Astragalus, a traditional Chinese medicinal herb, has been shown in numerous studies to have immunomodulating properties. According to a study published in Molecules in 2012, Astragalus membranaceus has immunoregulatory properties in many diseases, which can help an immune system to function normally.
This herb has been found useful for those with depleted T lymphocytes (T cells), but not for those with deficient B lymphocytes (B cells). It can increase immune cell function and inflammatory cytokines like tumor necrosis factor alpha (TNF-alpha), interleukin 6 (IL-6), and interferon gamma (IFN-gamma) and also helps activate human T cell lymphocytes CD69 expression.
Astragalus is a great herb for balancing and stimulating certain parts of the immune system. It boosts the Th1 (T cells) side of the immune system, the part that helps kill intruders. For those whose main immune system weakness lies with the killing side not functioning properly, this herb could help provide what they need to help defend against viruses and other pathogens.
Why We Love Astragalus,
The T Cell Booster
We sometimes like to use astragalus with Dong Quai (Angelica) for our patients with Babesia because they usually need help with the killing side of their immune system. Astragalus can be a great aid for anyone who has an issue with the Th1 side of their immune system working properly, particularly those with viruses.
While it has helped many patients, astragalus has been shown to increase inflammatory cytokines, such as interleukin 6 and interferon, so if you already have high levels of inflammatory cytokines in your body, this herb might make you feel worse.
Because of its ability to raise interferon, it can make a person feel sick—achiness, general malaise—but it’s not technically a Herxheimer reaction occuring. A Herxheimer is when bugs are being killed in your body and you’re reacting to the killing (and not detoxing quickly or well enough). Taking astragalus just enhances your immune system function until your immune system creates more inflammation to protect your body from intruders.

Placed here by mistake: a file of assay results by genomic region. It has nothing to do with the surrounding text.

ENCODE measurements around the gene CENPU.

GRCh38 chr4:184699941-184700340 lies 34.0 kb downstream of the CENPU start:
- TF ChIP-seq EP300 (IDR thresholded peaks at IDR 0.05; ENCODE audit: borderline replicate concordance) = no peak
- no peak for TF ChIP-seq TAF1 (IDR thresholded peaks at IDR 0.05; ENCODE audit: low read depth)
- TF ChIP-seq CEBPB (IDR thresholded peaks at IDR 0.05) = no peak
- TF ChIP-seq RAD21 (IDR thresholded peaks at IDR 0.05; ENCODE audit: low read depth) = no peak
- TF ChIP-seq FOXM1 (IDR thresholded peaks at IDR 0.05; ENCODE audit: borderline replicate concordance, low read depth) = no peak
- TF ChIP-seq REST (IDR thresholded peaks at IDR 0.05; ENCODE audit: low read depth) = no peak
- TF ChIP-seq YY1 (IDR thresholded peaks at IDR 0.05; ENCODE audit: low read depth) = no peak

For better or worse, this is an immune-stimulating herb that will increase inflammatory cytokines like TNF-alpha, IL-6 and IFN-gamma. It may take a few months to notice a difference. This herb isn’t helpful for everyone, so you need to make sure you test first. We use it carefully in the clinic.
For those who have already overcome tickborne illnesses, the last thing they want is to get bitten and infected again. I (Dr. Warren) will often use astragalus as a proactive measure for tick season. Since it helps balance the immune system, it can help your system have a normal, healthy immune response if bitten by a tick.
† These statements have not been evaluated by the Food and Drug Administration. This product is not intended to diagnose, treat, cure, or prevent any disease.
- Qin Q, Niu J, Wang Z, Xu W, Qiao Z, Gu Y. Astragalus membranaceus Extract Activates Immune Response in Macrophages via Heparanase. Molecules. https://doi.org/10.3390/molecules17067232. Published 2012; 17(6):7232-7240. Accessed January 18, 2022.
- Denzler K, Moore J, Harrington H, Morrill K, Huynh T, Jacobs B, Waters R, Langland J. Characterization of the Physiological Response following In Vivo Administration of Astragalus membranaceus. Evidence-Based Complementary and Alternative Medicine. https://doi.org/10.1155/2016/6861078. Published April 12, 2016; 2016. Article ID 6861078. Accessed January 18, 2022.
- Brush J, Mendenhall E, Guggenheim A, Chan T, Connelly E, Soumyanath A, Buresh R, Barrett R, Zwickey H. The effect of Echinacea purpurea, Astragalus membranaceus and Glycyrrhiza glabra on CD69 expression and immune cell activation in humans. Phytotherapy Research. https://doi.org/10.1002/ptr.1938. Published June 28, 2006; 20(8):687-695. Accessed Jan. 18, 2022.
- Zwickey H, Brush J, Iacullo CM, Connelly E, Gregory WL, Soumyanath A, Buresh R. The effect of Echinacea purpurea, Astragalus membranaceus and Glycyrrhiza glabra on CD25 expression in humans: a pilot study. Phytotherapy Research. https://doi.org/10.1002/ptr.2207. Published July 27, 2007; 21(11):1109-1112. Accessed January 18, 2022.
- Cho WCS, Leung KN. In vitro and in vivo immunomodulating and immunorestorative effects of Astragalus membranaceus. Journal of Ethnopharmacology. https://doi.org/10.1016/j.jep.2007.05.020. Published August 15, 2007; 113(1):132-141. Accessed January 18, 2022.
Herbs included in this product can potentially interact with certain medications and/or may have adverse effects for individuals with certain medical conditions or allergies. Make sure to consult with your licensed healthcare provider before taking this product. Not for use during pregnancy or when breastfeeding. Store away from children